Top Stendhal Quotes

Browse top 10 famous quotes and sayings about Stendhal by most favorite authors.

Favorite Stendhal Quotes

1. "...I would give a hundred Hemingways for one Stendhal or one Benjamin Constant. And I regret the influence of this literature on many young writers."(1945)"
Author: Albert Camus
2. "What is beauty, she thought, but the promise of happiness, as Stendhal said it was?"
Author: Alexander McCall Smith
3. "¨3. El derecho a no terminar un libro¿El libro se nos cae de las manos? Que se caiga. La gran novela que se nos recite no es necesariamente más difícil que otra. No hay química. Pero ¿Cómo es posible que no le guste Stendhal? Es posible."
Author: Daniel Pennac
4. "It never registered to them that I had time to read all of Balzac, Dickens, and Stendhal while Papa was dying, not to mention everything in the city library after Mother's operation. It would have been exactly the same to them if I had read through all twenty-six volumes of Elsie Dinsmore. (The White Azalea)"
Author: Elizabeth Spencer
5. "Perhaps I am even envious of Stendhal? He robbed me of the best atheist joke which precisely I could have made: 'God's only excuse is that he does not exist'...I myself have said somewhere: what hitherto been the greatest objection to existence? God..."
Author: Friedrich Nietzsche
6. "…the loneliness…the "inexpressibly delicious" sensation of this memory - for as memories are older they're like wine rarer, till if you find a real old memory, one of infancy, not an established often tasted one but a brand new one, it would taste better than the Napoleon brandy Stendhal himself must have stared at…"
Author: Jack Kerouac
7. "Životopisci neznají sexuální život svých vlastních manželek, ale myslí si, že vedí všechno o pohlavních tajemstvích Stendhala nebo Faulknera."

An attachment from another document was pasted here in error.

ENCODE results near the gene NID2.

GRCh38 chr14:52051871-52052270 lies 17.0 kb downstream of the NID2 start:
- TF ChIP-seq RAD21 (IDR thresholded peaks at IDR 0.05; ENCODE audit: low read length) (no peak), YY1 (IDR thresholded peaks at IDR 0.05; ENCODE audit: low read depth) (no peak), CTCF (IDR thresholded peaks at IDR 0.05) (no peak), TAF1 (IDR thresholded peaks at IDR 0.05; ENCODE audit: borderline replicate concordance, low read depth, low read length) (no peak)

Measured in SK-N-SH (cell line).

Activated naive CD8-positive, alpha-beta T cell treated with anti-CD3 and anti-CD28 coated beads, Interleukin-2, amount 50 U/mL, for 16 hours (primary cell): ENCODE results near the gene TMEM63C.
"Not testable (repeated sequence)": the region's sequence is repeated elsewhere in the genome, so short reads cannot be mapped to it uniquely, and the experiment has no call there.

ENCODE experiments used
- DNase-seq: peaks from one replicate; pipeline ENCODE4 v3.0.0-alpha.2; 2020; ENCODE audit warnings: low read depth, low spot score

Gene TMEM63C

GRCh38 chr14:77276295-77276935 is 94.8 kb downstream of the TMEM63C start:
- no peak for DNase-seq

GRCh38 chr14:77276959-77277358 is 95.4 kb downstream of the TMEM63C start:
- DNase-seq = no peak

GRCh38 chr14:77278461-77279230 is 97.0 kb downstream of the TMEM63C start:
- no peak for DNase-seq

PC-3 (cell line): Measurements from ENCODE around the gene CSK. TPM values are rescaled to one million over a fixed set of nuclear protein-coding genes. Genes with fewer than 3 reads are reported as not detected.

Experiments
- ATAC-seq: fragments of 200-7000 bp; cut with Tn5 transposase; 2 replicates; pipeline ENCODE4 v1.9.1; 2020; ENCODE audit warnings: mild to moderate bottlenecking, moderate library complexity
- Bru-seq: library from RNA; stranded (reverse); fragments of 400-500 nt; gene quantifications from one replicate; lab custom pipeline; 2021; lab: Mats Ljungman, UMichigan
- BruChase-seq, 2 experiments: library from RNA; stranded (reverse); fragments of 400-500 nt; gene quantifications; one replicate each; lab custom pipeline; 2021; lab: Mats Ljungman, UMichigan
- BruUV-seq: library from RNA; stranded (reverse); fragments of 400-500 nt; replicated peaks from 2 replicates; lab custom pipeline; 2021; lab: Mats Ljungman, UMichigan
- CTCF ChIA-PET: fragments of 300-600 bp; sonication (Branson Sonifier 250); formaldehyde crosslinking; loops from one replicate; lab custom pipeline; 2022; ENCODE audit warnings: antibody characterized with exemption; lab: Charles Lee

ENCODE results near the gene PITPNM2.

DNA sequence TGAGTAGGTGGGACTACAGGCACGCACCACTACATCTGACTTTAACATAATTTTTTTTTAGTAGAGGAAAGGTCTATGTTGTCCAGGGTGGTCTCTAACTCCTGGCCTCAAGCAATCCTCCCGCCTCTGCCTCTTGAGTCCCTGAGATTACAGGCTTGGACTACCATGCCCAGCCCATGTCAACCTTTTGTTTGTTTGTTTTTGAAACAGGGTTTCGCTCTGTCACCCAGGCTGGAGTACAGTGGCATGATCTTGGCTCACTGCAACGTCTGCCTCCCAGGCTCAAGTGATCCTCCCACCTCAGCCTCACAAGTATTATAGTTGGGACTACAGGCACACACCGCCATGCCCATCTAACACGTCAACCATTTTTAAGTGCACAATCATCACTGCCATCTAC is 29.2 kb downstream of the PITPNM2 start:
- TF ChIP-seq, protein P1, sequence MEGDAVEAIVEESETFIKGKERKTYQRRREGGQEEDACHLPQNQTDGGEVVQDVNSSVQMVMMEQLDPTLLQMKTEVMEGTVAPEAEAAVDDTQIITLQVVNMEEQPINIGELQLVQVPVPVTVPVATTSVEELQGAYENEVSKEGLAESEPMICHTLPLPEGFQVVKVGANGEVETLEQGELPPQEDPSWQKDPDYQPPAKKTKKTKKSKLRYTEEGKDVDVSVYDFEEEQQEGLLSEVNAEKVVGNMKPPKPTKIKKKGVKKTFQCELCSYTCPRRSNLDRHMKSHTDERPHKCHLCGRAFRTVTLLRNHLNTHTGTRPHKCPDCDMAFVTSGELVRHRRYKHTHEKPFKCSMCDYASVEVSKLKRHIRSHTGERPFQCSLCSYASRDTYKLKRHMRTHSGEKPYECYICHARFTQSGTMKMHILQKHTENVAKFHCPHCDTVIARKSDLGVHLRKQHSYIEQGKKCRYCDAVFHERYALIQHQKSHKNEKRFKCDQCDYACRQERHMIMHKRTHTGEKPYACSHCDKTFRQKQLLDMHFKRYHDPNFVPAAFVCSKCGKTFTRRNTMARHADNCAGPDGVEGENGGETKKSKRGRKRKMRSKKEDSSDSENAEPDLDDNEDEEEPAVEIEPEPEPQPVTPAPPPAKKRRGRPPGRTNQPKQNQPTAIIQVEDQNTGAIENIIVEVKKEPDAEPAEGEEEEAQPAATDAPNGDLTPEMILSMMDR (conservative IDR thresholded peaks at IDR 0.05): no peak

Author: Milan Kundera
8. "Not to me," I said.Kafka wrote his first story in one night. Stendhal wrote TheCharterhouse of Parma in forty-nine days. Melville wrote Moby-Dick in sixteen months. Flaubert spent five years on MadameBovary. Musil worked for eighteen years on The Man WithoutQualities and died before he could finish. Do we care about anyof that now?"
Author: Paul Auster
9. "Toujours les même excellentes intentions qui pavent si bien l'enfer, l'enfer des camps de concentration. Léon Blum est un homme d'une intelligence raffinée, d'une grande culture, il aime Stendhal, il a sans doute lu et relu la Chartreuse de Parme; il lui manque cependant cette pointe de cynisme indispensable à la clairvoyance. On peut tout trouver dans les rangs de la social-démocratie, sauf des esprits véritablement libres. La doctrine est cependant souple, sujette à autant d'interprétations et modifications qu'on voudra; mais il n'est jamais bon d'avoir derrière soi une doctrine, surtout quand elle enferme le dogme du progrès, la confiance inébranble dans l'histoire et dans les masses. Marx n'est pas un bon auteur pour former le jugement; Machiavel vaut infiniment mieux."
Author: Simone Weil
10. "We live through myriads of seconds, yet it is always one, just one, that casts our entire inner world into turmoil, the second when (as Stendhal has described it) the internal inflorescence, already steeped in every kind of fluid, condenses and crystallizes—a magical second, like the moment of generation, and like that moment concealed in the warm interior of the individual life, invisible, untouchable, beyond the reach of feeling, a secret experienced alone. No algebra of the mind can calculate it, no alchemy of premonition divine it, and it can seldom perceive itself."
Author: Stefan Zweig

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Today's Quote

Perhaps the Queen's prayers, and those of Bernard, had been efficacious, or perhaps Louise had been more attentive in bed, for during 1145--the exact date is not recorded--she bore a daughter, who was named Marie in honour of the Virgin. If the infant was not the male heir to France so desired by the King--the Salic law forbade the succession of females to the throne--her arrival encouraged the royal parents to hope for a son in the future. Relationships between aristocratic parents and children were rarely close. Queens and noblewomen did not nurse their own babies, but handed them over at birth into the care of wet nurses, leaving themselves free to become pregnant again."
Author: Alison Weir

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